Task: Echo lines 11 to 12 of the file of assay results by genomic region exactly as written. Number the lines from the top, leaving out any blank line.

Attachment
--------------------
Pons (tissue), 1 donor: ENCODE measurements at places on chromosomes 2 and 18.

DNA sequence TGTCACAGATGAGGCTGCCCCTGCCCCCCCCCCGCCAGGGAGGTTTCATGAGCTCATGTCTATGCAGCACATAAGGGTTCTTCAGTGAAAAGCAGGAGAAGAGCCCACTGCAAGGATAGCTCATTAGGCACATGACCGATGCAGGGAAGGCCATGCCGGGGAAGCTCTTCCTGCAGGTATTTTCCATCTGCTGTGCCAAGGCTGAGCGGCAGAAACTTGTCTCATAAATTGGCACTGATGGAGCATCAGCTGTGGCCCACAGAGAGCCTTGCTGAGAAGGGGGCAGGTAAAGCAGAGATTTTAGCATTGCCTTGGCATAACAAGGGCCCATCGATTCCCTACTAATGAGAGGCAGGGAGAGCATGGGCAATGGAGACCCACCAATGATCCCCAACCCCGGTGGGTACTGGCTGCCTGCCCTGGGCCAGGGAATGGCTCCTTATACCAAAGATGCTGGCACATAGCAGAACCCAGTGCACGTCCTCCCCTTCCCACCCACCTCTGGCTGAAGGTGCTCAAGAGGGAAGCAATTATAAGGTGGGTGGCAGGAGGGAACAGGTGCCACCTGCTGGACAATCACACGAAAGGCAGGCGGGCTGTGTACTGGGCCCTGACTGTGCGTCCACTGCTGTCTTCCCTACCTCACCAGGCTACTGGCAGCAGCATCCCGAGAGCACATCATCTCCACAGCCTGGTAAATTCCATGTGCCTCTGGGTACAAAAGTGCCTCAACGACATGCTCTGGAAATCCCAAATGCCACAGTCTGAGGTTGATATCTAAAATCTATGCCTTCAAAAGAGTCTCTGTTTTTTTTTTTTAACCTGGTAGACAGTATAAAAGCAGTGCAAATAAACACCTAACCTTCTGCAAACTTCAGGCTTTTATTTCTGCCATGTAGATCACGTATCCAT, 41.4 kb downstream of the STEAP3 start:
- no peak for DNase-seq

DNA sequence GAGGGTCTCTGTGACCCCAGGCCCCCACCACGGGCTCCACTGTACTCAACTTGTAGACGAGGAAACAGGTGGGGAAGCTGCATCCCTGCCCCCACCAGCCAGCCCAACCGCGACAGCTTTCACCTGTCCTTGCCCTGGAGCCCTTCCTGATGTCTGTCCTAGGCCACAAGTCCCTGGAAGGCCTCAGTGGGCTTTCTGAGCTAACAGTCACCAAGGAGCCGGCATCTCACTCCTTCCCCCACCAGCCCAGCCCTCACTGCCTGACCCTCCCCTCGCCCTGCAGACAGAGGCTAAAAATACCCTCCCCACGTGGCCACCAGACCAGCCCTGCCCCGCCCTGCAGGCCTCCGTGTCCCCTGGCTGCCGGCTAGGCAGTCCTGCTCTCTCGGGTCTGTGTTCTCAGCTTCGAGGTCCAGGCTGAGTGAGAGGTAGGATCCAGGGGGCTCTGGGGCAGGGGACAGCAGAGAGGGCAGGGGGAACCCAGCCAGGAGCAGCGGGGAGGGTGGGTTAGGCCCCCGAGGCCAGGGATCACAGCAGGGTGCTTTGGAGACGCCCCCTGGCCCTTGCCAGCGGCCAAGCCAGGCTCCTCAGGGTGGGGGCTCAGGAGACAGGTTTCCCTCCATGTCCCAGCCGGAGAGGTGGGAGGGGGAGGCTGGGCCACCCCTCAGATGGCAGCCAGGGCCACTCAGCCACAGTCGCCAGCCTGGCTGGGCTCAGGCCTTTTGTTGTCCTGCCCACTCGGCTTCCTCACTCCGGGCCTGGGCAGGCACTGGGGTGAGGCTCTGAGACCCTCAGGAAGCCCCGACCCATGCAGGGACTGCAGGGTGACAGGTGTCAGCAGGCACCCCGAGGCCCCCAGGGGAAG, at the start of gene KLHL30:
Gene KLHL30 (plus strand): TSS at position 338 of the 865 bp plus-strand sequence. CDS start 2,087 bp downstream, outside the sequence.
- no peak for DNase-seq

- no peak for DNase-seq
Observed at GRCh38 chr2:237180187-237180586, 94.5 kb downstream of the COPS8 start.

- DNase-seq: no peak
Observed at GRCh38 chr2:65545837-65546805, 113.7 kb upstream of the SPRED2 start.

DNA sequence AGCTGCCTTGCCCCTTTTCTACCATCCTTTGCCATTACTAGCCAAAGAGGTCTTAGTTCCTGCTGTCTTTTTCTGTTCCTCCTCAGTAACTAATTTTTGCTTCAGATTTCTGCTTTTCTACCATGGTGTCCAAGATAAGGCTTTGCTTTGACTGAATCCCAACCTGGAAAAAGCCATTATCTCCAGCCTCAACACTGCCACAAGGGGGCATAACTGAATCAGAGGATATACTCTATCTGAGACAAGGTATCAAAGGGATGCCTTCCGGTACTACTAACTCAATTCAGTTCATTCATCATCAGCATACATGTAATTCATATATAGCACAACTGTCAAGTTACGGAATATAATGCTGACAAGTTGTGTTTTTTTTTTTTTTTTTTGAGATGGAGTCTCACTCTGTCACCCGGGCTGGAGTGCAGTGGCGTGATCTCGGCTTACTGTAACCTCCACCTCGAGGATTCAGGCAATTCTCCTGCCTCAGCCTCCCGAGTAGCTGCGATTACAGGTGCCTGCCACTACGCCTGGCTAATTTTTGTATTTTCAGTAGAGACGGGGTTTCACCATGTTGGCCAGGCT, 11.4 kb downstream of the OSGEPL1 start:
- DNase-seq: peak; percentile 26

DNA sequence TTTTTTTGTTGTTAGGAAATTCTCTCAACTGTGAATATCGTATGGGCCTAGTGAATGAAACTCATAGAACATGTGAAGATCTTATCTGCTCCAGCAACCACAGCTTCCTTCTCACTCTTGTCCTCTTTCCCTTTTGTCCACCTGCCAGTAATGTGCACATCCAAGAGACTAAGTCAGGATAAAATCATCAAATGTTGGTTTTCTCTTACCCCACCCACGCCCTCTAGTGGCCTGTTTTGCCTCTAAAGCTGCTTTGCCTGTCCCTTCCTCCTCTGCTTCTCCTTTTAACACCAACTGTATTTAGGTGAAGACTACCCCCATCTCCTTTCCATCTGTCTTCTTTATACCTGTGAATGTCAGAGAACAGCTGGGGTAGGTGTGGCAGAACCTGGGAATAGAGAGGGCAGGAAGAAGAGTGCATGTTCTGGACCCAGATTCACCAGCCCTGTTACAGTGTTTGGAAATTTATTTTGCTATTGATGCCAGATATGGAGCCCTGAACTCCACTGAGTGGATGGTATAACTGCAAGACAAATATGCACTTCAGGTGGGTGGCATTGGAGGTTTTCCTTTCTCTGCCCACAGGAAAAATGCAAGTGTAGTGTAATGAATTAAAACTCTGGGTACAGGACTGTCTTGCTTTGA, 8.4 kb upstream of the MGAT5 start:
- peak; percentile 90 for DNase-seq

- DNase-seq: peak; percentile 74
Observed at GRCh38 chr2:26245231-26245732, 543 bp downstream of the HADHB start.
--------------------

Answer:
DNA sequence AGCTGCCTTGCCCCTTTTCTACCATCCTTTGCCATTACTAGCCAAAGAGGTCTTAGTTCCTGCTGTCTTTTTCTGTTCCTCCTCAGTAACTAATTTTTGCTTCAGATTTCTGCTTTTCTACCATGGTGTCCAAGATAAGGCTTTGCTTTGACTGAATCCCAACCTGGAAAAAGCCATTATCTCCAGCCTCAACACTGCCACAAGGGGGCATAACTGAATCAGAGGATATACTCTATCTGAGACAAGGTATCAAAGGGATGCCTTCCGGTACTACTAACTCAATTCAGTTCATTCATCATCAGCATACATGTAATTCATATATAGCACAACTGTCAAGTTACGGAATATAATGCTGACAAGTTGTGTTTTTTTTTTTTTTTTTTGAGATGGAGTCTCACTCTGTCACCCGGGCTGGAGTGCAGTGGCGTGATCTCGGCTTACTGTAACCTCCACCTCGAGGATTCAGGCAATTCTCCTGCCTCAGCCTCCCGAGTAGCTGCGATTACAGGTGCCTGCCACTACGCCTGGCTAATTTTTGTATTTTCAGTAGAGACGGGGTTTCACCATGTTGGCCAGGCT, 11.4 kb downstream of the OSGEPL1 start:
- DNase-seq: peak; percentile 26